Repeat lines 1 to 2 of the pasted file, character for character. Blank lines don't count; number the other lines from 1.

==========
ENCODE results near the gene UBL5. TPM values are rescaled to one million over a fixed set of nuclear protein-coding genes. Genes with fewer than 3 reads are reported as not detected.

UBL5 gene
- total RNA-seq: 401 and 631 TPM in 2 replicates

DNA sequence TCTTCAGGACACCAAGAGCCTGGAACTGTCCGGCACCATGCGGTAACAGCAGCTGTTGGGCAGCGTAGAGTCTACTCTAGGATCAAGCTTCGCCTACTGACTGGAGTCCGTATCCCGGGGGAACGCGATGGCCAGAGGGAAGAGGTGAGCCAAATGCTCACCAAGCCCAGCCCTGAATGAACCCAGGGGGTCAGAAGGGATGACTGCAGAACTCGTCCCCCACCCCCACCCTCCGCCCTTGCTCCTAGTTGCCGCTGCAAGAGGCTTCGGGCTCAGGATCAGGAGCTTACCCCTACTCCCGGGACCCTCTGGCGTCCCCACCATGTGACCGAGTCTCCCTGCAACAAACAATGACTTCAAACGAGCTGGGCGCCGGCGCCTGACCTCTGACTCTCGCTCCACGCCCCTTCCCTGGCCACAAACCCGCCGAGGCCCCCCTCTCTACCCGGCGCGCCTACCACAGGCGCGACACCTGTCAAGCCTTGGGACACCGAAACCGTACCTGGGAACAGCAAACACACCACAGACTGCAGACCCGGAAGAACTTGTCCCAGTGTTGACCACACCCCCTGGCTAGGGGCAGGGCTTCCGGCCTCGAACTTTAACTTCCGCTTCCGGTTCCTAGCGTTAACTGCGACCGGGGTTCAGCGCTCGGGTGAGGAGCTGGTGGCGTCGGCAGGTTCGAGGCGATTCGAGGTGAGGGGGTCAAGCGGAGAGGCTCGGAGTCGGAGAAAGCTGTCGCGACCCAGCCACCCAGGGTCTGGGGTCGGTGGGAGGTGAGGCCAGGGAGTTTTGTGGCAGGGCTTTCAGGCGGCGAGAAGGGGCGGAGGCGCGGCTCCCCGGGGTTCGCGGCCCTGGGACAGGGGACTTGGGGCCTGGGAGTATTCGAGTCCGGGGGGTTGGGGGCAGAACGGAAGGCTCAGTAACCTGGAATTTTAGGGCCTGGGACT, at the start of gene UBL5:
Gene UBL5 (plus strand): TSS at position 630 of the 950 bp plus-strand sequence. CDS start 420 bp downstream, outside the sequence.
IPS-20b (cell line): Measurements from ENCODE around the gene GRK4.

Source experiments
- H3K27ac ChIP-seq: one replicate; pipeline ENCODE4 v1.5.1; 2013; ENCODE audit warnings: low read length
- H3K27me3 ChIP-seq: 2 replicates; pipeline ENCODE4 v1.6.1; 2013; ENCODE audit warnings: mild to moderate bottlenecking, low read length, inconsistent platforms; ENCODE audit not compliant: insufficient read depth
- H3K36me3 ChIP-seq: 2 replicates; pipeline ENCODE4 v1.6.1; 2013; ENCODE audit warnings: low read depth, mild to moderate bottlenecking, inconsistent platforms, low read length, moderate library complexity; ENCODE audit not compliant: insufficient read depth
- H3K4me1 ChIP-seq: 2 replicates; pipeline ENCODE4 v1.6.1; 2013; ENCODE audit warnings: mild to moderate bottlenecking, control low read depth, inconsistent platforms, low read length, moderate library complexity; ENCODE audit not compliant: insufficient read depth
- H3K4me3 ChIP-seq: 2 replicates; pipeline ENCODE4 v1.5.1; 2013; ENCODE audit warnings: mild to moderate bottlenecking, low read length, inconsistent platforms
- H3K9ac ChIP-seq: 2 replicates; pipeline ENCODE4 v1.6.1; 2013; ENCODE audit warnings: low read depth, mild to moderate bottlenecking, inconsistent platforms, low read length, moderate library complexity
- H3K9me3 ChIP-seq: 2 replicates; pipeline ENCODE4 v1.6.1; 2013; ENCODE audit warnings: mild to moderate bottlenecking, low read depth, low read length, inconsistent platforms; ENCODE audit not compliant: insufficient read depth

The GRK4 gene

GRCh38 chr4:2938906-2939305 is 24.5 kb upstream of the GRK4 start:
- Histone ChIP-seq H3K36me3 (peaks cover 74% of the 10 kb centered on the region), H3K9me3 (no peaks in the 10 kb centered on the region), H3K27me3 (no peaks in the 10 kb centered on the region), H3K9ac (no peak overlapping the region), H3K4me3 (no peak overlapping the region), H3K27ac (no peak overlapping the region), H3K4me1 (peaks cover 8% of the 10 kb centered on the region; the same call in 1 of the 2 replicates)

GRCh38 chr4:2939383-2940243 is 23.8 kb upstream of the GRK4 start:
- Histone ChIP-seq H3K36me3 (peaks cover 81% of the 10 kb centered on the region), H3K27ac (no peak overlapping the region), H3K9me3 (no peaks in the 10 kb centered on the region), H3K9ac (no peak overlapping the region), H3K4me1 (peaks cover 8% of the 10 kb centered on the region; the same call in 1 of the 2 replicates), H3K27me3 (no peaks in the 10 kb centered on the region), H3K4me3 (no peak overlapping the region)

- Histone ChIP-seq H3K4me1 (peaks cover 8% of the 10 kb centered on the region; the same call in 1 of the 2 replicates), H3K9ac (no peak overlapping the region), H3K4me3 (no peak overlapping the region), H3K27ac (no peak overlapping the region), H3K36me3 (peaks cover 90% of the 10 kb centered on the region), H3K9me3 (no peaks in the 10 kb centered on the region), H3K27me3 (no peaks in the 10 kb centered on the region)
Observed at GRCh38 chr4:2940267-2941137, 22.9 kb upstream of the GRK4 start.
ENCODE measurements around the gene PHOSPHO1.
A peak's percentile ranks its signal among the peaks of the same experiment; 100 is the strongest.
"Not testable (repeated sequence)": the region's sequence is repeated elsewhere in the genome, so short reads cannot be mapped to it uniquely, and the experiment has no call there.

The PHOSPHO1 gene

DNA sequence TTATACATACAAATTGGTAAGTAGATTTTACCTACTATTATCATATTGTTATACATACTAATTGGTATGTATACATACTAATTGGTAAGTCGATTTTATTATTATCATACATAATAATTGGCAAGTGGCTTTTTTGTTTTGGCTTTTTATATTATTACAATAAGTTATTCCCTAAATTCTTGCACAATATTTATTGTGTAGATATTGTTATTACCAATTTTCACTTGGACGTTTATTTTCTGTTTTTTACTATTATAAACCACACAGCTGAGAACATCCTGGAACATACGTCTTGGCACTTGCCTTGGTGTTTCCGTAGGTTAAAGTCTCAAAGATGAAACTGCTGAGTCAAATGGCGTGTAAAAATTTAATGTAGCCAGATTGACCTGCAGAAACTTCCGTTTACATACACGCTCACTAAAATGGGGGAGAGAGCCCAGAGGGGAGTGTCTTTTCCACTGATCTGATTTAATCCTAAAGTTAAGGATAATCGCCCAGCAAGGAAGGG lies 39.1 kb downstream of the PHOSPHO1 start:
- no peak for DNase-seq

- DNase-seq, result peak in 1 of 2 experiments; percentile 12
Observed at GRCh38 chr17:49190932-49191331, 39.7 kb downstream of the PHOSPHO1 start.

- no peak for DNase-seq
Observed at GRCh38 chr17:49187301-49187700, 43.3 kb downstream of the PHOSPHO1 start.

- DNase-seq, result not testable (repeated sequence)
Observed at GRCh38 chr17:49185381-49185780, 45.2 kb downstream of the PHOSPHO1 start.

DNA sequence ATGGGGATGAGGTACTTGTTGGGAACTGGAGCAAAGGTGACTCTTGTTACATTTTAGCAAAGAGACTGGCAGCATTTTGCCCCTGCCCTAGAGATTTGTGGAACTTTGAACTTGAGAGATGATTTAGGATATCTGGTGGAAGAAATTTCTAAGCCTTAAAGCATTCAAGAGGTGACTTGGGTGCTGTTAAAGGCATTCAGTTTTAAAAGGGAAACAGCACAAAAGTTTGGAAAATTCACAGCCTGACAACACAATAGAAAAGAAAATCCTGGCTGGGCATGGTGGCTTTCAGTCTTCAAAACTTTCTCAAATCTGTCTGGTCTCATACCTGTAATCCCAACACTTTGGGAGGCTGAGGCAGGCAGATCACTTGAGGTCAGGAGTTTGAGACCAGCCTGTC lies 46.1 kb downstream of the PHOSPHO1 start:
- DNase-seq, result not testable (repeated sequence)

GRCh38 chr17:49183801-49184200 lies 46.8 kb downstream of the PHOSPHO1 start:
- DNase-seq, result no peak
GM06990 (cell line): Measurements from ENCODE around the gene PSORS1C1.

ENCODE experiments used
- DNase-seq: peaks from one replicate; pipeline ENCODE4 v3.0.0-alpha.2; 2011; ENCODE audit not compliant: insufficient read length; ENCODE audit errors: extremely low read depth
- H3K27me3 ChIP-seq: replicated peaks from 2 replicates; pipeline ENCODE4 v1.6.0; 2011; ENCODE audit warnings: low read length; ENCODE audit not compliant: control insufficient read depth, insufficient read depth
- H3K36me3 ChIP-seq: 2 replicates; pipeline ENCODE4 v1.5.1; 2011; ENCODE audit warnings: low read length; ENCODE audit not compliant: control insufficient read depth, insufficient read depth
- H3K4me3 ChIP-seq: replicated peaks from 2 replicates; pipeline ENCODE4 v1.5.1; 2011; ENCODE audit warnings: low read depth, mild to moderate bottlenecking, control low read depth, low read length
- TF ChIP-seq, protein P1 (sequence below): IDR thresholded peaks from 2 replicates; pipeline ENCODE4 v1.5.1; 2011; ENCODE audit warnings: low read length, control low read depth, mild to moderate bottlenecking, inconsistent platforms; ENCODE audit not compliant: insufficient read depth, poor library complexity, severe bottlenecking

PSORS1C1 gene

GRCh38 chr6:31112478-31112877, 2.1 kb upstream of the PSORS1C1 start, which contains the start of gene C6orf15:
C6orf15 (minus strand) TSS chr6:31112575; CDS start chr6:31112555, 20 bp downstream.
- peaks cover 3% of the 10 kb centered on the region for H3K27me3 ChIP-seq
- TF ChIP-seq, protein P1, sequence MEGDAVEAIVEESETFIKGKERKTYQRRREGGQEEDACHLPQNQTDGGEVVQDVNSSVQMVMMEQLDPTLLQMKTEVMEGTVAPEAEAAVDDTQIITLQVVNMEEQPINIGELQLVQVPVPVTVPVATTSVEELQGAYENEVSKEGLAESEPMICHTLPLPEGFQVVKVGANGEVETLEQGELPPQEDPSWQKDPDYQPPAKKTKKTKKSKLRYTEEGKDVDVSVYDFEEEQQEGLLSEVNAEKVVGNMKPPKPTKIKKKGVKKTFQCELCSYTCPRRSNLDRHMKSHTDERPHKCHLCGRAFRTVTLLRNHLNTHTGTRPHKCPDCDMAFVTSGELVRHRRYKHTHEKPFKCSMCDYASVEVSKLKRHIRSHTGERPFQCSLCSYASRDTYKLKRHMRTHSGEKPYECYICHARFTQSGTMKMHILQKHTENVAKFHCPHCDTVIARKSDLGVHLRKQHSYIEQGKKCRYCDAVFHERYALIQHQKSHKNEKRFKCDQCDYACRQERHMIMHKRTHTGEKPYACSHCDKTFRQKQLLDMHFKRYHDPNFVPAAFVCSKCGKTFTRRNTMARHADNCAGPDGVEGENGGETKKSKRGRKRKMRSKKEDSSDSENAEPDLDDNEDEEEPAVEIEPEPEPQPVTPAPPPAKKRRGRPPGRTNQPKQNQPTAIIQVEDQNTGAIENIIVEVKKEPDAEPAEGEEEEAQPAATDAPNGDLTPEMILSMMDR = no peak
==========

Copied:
ENCODE results near the gene UBL5. TPM values are rescaled to one million over a fixed set of nuclear protein-coding genes. Genes with fewer than 3 reads are reported as not detected.

UBL5 gene